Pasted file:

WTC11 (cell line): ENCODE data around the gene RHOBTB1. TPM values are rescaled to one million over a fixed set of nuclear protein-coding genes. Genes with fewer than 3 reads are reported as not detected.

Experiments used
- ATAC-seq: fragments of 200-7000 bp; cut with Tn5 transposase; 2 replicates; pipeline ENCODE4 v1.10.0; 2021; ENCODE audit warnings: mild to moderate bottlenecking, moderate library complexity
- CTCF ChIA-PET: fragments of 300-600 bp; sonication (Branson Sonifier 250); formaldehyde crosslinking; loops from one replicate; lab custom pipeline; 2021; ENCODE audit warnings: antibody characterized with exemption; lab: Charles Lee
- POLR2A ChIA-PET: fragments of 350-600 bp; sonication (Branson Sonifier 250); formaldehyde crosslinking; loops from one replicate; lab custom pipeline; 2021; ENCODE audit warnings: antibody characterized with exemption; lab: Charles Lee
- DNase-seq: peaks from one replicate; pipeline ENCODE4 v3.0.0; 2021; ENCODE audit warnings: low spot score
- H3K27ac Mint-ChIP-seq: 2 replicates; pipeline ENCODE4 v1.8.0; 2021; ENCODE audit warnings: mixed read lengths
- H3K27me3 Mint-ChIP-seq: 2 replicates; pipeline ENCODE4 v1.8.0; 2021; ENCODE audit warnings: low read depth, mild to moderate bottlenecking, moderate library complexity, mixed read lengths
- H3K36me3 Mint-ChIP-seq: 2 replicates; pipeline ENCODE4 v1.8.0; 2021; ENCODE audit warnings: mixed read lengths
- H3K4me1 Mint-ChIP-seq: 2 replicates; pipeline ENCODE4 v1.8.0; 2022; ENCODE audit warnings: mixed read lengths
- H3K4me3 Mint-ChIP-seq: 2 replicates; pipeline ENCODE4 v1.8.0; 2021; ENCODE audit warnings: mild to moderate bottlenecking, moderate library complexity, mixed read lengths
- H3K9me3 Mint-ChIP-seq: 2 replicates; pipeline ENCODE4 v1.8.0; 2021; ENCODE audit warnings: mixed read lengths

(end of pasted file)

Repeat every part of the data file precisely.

WTC11 (cell line): ENCODE data around the gene RHOBTB1. TPM values are rescaled to one million over a fixed set of nuclear protein-coding genes. Genes with fewer than 3 reads are reported as not detected.

Experiments used
- ATAC-seq: fragments of 200-7000 bp; cut with Tn5 transposase; 2 replicates; pipeline ENCODE4 v1.10.0; 2021; ENCODE audit warnings: mild to moderate bottlenecking, moderate library complexity
- CTCF ChIA-PET: fragments of 300-600 bp; sonication (Branson Sonifier 250); formaldehyde crosslinking; loops from one replicate; lab custom pipeline; 2021; ENCODE audit warnings: antibody characterized with exemption; lab: Charles Lee
- POLR2A ChIA-PET: fragments of 350-600 bp; sonication (Branson Sonifier 250); formaldehyde crosslinking; loops from one replicate; lab custom pipeline; 2021; ENCODE audit warnings: antibody characterized with exemption; lab: Charles Lee
- DNase-seq: peaks from one replicate; pipeline ENCODE4 v3.0.0; 2021; ENCODE audit warnings: low spot score
- H3K27ac Mint-ChIP-seq: 2 replicates; pipeline ENCODE4 v1.8.0; 2021; ENCODE audit warnings: mixed read lengths
- H3K27me3 Mint-ChIP-seq: 2 replicates; pipeline ENCODE4 v1.8.0; 2021; ENCODE audit warnings: low read depth, mild to moderate bottlenecking, moderate library complexity, mixed read lengths
- H3K36me3 Mint-ChIP-seq: 2 replicates; pipeline ENCODE4 v1.8.0; 2021; ENCODE audit warnings: mixed read lengths
- H3K4me1 Mint-ChIP-seq: 2 replicates; pipeline ENCODE4 v1.8.0; 2022; ENCODE audit warnings: mixed read lengths
- H3K4me3 Mint-ChIP-seq: 2 replicates; pipeline ENCODE4 v1.8.0; 2021; ENCODE audit warnings: mild to moderate bottlenecking, moderate library complexity, mixed read lengths
- H3K9me3 Mint-ChIP-seq: 2 replicates; pipeline ENCODE4 v1.8.0; 2021; ENCODE audit warnings: mixed read lengths